9 Responses

  1. WPStuffs
    WPStuffs January 14, 2013 at 08:38 | | Reply

    Its a great article…Yes I agree with Jordi some things has be given to well experienced professionals…This will save your much precious time.

  2. Piet
    Piet January 17, 2013 at 17:00 | | Reply

    Interesting article. How could the whole field type concept (what came up with CCK) of Drupal be mirrored to WordPress? Adding them as post meta data is a sub-optimal solution in complex situations. What “WP custom type plug-ins” can you suggest?

    Thanks!

    1. Jordi Cabot
      Jordi Cabot January 19, 2013 at 00:14 | | Reply

      Well, most (all?) custom type/fields plug-ins in WP end up storing the additional information in the wp_postmeta table anyway but it´s true that they offer a graphical interface that allows you to define and manage the custom types / fields you want quite easily.

      As usual, there are several plug-ins available. Three plug-ins I’m happy to work with are Advanced Custom Fields (http://wordpress.org/extend/plugins/advanced-custom-fields/ ), Custom Post Type UI ( http://wordpress.org/extend/plugins/custom-post-type-ui/ ) and types (http://wordpress.org/extend/plugins/types/ )

    2. Nicolas
      Nicolas January 19, 2013 at 18:25 | | Reply

      Piet, You might want to look at Pods framework: it’s like custom types on steroïds.

  3. werner glinka
    werner glinka January 19, 2013 at 19:59 | | Reply

    This post lost credibility the moment I read that the author’s company offers migration services. Before that I was eager to learn why anybody would down grade from Dupal. I build websites using either WordPress or Drupal or Joomla for that matter. Drupal is by far my first choice, for some of the reasons listed above. And over the last couple of years I have helped several compnaies to transition from WordPress to Drupal because they needed a more powerful solution. Funny how that work…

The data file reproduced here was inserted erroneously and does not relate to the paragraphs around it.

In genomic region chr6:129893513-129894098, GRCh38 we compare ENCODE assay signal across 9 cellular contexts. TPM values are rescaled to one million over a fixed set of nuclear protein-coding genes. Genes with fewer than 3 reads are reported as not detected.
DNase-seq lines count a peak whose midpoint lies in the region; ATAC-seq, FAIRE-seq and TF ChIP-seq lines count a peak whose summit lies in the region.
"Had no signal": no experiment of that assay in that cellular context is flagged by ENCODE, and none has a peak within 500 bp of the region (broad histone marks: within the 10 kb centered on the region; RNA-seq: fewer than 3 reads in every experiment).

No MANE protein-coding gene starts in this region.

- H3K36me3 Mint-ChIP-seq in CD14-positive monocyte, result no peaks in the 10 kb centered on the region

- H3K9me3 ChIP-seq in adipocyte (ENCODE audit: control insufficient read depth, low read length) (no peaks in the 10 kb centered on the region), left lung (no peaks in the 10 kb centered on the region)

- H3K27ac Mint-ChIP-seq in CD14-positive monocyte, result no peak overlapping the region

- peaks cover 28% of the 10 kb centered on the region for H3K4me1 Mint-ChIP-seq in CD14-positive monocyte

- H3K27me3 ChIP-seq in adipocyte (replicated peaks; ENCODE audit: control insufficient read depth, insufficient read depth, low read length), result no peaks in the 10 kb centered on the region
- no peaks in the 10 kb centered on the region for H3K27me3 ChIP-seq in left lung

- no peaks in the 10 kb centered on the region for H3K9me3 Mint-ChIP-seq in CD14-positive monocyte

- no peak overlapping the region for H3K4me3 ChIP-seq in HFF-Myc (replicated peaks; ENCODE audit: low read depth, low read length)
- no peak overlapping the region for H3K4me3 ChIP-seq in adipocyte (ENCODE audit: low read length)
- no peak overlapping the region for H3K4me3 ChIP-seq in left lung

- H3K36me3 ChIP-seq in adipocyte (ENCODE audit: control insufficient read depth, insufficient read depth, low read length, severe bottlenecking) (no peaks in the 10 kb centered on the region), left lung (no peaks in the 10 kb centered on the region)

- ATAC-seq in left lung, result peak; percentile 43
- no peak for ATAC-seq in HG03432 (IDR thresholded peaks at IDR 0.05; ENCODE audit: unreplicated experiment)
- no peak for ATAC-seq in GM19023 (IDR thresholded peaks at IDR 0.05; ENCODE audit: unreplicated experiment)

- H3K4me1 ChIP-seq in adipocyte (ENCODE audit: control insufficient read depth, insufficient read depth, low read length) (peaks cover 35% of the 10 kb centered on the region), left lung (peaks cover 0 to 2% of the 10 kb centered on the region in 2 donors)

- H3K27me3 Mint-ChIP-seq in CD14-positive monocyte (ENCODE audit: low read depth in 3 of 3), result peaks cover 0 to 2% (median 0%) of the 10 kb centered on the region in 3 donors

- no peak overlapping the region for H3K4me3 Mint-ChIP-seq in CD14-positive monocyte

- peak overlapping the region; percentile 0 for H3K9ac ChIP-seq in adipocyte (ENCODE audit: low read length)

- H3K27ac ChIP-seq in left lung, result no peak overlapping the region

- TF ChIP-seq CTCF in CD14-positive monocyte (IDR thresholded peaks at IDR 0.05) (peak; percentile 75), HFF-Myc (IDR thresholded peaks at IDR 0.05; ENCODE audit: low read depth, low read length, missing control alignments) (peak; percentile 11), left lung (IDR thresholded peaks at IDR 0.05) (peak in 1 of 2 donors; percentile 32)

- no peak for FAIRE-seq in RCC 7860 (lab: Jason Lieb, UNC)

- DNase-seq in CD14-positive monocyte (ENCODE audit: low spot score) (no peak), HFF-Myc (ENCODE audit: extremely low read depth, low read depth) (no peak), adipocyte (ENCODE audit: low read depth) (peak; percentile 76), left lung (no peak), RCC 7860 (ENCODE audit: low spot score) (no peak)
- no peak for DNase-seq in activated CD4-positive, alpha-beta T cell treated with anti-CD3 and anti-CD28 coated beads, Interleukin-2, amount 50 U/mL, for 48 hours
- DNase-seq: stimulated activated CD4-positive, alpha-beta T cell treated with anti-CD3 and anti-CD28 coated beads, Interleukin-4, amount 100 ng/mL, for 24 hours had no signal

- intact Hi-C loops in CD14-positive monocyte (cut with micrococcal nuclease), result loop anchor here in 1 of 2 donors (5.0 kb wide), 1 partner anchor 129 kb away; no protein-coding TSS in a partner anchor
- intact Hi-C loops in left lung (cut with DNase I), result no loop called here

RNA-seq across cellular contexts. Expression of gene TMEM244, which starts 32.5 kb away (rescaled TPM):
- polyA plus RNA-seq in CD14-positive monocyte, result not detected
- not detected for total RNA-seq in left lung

1. Jordi Cabot
      Jordi Cabot January 20, 2013 at 10:30 | | Reply

      @Werner, I’m not sure I get the point of your comment. The post is a not a “Drupal vs WordPress” post nor it says anywhere that WordPress is always the best solution. The goal of the post is to help people that wants to migrate to WordPress. And the fact that this is written by somebody that offers this kind of services (which is clearly stated in the first paragraph) I think it only adds credibility to the list of challenges presented since they are based in my large experience doing this kind of work.

      I’m not trying to convince people to drop Drupal. I do believe that the current trend is that people are moving to WordPress but I agree that Drupal can be a better solution sometimes, depending on your needs. As I say in the post, a defalt drupal install is more flexible than a WP one and this can be good or bad depending on what you need.

  4. Rob
    Rob March 8, 2013 at 18:35 | | Reply

    Yes I too agree with Jordi .It is true that migrating from one platform to another is hard and very tricky and if you have got emails accounts and other third party applications installed then it even becomes harder. This task really has to be handled by a professional.

  5. Brian
    Brian April 3, 2013 at 17:05 | | Reply

    A really good and interesting article. I agree with you Jordi, probably Drupal can be better, but the current trend is that more and more people use wordpress.

  6. alexanderf
    alexanderf May 22, 2013 at 10:36 | | Reply

    I like this article!
    I also moved from Drupal to WordPress , however I used automated tool for my content migration. It was cms2cms online tool. but it doesn’t move design and tech elements of the site. This tool converts pages, posts, media files, reorganized internal links to the wordpress and also it moves comments and users. The pros are also that you may try free migration preview to see the tool in action. Here’s the video how this tool works http://www.cms2cms.com/supported-cms/drupal-to-wordpress-migration

    Best Regards!

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